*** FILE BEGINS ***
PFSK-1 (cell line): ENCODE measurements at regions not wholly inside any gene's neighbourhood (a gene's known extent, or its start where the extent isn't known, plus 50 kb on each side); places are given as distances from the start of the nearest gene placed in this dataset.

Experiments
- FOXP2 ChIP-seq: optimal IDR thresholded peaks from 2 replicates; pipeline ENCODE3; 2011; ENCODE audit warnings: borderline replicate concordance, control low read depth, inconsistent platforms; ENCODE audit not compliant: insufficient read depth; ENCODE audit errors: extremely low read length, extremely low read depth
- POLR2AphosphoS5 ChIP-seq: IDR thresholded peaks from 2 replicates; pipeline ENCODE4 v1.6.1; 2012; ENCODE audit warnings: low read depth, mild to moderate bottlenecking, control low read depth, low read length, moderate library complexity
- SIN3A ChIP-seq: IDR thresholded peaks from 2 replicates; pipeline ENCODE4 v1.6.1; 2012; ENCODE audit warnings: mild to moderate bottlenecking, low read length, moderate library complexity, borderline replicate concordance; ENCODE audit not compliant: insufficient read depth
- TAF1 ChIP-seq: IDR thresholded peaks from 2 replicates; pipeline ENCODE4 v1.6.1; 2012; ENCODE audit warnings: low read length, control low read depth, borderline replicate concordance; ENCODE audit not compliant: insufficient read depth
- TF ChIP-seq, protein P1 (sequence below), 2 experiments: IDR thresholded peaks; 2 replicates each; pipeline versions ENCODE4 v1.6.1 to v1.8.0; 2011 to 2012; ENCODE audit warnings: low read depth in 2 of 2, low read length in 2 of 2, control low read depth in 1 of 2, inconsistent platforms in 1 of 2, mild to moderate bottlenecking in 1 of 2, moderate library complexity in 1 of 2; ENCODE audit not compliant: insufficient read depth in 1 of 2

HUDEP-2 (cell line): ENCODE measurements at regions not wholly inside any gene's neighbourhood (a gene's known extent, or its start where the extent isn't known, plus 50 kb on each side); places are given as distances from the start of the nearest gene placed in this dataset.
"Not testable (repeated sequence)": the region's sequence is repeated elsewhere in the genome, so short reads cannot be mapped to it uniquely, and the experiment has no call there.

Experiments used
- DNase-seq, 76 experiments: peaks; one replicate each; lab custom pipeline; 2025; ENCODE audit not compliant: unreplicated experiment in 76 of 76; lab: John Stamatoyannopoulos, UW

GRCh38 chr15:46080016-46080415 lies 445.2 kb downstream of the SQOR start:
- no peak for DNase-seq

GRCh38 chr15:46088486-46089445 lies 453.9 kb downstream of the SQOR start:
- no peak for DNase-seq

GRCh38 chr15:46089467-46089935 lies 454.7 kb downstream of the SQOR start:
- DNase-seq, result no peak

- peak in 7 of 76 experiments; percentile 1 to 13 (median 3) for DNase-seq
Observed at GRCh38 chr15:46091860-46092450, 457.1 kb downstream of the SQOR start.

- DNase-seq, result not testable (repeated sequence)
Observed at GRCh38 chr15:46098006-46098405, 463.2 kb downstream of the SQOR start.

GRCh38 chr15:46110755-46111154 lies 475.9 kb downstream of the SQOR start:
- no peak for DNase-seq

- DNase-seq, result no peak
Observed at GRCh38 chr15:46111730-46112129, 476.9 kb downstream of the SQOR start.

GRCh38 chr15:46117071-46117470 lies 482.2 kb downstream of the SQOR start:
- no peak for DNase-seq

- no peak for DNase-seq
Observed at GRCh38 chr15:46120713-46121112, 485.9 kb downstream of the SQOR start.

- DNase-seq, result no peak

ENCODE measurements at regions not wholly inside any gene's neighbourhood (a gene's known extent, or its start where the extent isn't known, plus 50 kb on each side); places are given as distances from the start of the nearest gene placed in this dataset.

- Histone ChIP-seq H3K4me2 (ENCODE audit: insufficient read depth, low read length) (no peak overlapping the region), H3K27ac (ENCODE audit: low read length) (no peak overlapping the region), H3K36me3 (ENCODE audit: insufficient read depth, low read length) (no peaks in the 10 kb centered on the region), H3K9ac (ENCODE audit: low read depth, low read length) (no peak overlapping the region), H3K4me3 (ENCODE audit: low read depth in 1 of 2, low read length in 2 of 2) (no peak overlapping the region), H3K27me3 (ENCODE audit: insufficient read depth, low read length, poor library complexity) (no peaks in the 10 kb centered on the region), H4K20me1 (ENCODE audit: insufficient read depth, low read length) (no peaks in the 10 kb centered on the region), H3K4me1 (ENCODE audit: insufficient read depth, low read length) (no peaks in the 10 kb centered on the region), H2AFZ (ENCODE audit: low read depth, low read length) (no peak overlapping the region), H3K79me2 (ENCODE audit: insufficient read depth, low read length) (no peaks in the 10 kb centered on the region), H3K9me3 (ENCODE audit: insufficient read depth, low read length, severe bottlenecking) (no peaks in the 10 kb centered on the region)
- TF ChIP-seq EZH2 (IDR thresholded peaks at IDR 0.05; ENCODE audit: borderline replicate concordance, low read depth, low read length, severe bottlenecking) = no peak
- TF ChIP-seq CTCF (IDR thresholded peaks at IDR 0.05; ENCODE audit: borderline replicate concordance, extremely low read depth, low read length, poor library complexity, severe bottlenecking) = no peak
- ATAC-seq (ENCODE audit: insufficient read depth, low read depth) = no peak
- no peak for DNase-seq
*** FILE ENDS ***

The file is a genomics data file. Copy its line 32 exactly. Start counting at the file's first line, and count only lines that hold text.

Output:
- Histone ChIP-seq H3K4me2 (ENCODE audit: insufficient read depth, low read length) (no peak overlapping the region), H3K27ac (ENCODE audit: low read length) (no peak overlapping the region), H3K36me3 (ENCODE audit: insufficient read depth, low read length) (no peaks in the 10 kb centered on the region), H3K9ac (ENCODE audit: low read depth, low read length) (no peak overlapping the region), H3K4me3 (ENCODE audit: low read depth in 1 of 2, low read length in 2 of 2) (no peak overlapping the region), H3K27me3 (ENCODE audit: insufficient read depth, low read length, poor library complexity) (no peaks in the 10 kb centered on the region), H4K20me1 (ENCODE audit: insufficient read depth, low read length) (no peaks in the 10 kb centered on the region), H3K4me1 (ENCODE audit: insufficient read depth, low read length) (no peaks in the 10 kb centered on the region), H2AFZ (ENCODE audit: low read depth, low read length) (no peak overlapping the region), H3K79me2 (ENCODE audit: insufficient read depth, low read length) (no peaks in the 10 kb centered on the region), H3K9me3 (ENCODE audit: insufficient read depth, low read length, severe bottlenecking) (no peaks in the 10 kb centered on the region)